Entrepreneur Briefs

When he couldn’t find a job, the Depression forced Lewis Harris to become an entrepreneur. In 1933, he opened his own research, development, and testing lab with only his new degree in pharmaceutical chemistry from the University of Nebraska and $100 he had intended to use for his honeymoon. (The wedding was postponed for two years, until business was steady.) Last month, Harris Technology Group was named Nebraska’s Small Business of the Year, one of the few science-minded companie

The Scientist Staff
Jun 12, 1988

When he couldn’t find a job, the Depression forced Lewis Harris to become an entrepreneur. In 1933, he opened his own research, development, and testing lab with only his new degree in pharmaceutical chemistry from the University of Nebraska and $100 he had intended to use for his honeymoon. (The wedding was postponed for two years, until business was steady.) Last month, Harris Technology Group was named Nebraska’s Small Business of the Year, one of the few science-minded companies among the awardees from 50 states. (The national accolade went to Ben Cohen and Jerry Greenfleld, the Vermont ice cream moguls.) The company has swelled to 400 employees (155 scientists and technicians) and counts major pharmaceutical and agricultural companies among its clients. Although Harris’s sons, Robert and Ronald, now sit at the head of the company, Harris continues to go to work each morning.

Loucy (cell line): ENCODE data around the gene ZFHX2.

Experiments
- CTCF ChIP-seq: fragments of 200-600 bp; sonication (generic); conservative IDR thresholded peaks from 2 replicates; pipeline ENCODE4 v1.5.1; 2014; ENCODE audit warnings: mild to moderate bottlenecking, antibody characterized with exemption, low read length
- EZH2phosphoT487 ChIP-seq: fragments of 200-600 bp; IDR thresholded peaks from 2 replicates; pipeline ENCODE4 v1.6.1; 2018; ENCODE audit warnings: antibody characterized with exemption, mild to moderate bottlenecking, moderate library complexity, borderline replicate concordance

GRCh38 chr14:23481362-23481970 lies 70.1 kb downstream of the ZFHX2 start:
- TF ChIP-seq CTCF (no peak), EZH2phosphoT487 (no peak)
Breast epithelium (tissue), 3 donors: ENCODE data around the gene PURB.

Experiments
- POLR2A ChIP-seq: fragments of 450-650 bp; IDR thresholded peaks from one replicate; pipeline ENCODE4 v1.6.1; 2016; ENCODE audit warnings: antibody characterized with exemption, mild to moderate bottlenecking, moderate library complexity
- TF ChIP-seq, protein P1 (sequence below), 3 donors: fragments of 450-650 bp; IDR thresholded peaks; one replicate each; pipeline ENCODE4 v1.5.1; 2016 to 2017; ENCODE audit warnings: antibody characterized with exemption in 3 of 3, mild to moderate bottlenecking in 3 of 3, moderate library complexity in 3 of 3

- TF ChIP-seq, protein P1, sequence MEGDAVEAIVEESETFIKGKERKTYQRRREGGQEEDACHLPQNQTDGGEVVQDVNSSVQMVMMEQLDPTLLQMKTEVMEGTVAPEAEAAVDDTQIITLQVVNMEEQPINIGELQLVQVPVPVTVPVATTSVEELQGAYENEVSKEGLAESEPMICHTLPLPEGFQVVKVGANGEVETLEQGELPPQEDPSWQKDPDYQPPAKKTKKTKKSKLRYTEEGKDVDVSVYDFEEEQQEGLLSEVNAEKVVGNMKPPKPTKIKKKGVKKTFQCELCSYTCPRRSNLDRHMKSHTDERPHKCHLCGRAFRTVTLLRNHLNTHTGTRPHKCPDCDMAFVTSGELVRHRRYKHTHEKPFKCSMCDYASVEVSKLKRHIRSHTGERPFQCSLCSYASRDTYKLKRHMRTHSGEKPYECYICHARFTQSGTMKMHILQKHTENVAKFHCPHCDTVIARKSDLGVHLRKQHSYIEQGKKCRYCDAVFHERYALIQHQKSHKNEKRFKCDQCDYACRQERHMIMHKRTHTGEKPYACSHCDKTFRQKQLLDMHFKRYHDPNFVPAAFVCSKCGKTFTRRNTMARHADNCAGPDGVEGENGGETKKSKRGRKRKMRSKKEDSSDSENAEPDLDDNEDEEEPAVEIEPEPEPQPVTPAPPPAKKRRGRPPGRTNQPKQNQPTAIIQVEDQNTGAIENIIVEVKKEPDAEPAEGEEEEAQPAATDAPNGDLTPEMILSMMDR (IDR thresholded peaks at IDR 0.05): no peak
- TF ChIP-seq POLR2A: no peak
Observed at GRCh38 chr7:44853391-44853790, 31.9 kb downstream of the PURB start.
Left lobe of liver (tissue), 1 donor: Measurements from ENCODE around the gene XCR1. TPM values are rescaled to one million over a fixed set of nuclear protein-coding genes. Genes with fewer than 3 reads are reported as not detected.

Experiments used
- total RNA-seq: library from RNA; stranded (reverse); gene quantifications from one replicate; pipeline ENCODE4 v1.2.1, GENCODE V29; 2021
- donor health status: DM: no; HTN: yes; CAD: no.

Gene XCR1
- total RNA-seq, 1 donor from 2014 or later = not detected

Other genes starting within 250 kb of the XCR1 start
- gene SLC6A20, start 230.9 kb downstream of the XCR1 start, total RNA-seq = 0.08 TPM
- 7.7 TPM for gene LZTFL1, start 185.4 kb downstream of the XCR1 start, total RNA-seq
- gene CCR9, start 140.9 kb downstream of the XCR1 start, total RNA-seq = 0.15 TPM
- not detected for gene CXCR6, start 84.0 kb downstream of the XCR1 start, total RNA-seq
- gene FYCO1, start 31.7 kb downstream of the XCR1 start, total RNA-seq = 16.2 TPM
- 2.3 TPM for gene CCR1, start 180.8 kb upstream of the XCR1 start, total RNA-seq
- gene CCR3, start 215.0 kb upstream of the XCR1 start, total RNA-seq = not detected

One measure of startup success is the...

Interested in reading more?

Become a Member of

Receive full access to digital editions of The Scientist, as well as TS Digest, feature stories, more than 35 years of archives, and much more!
Already a member?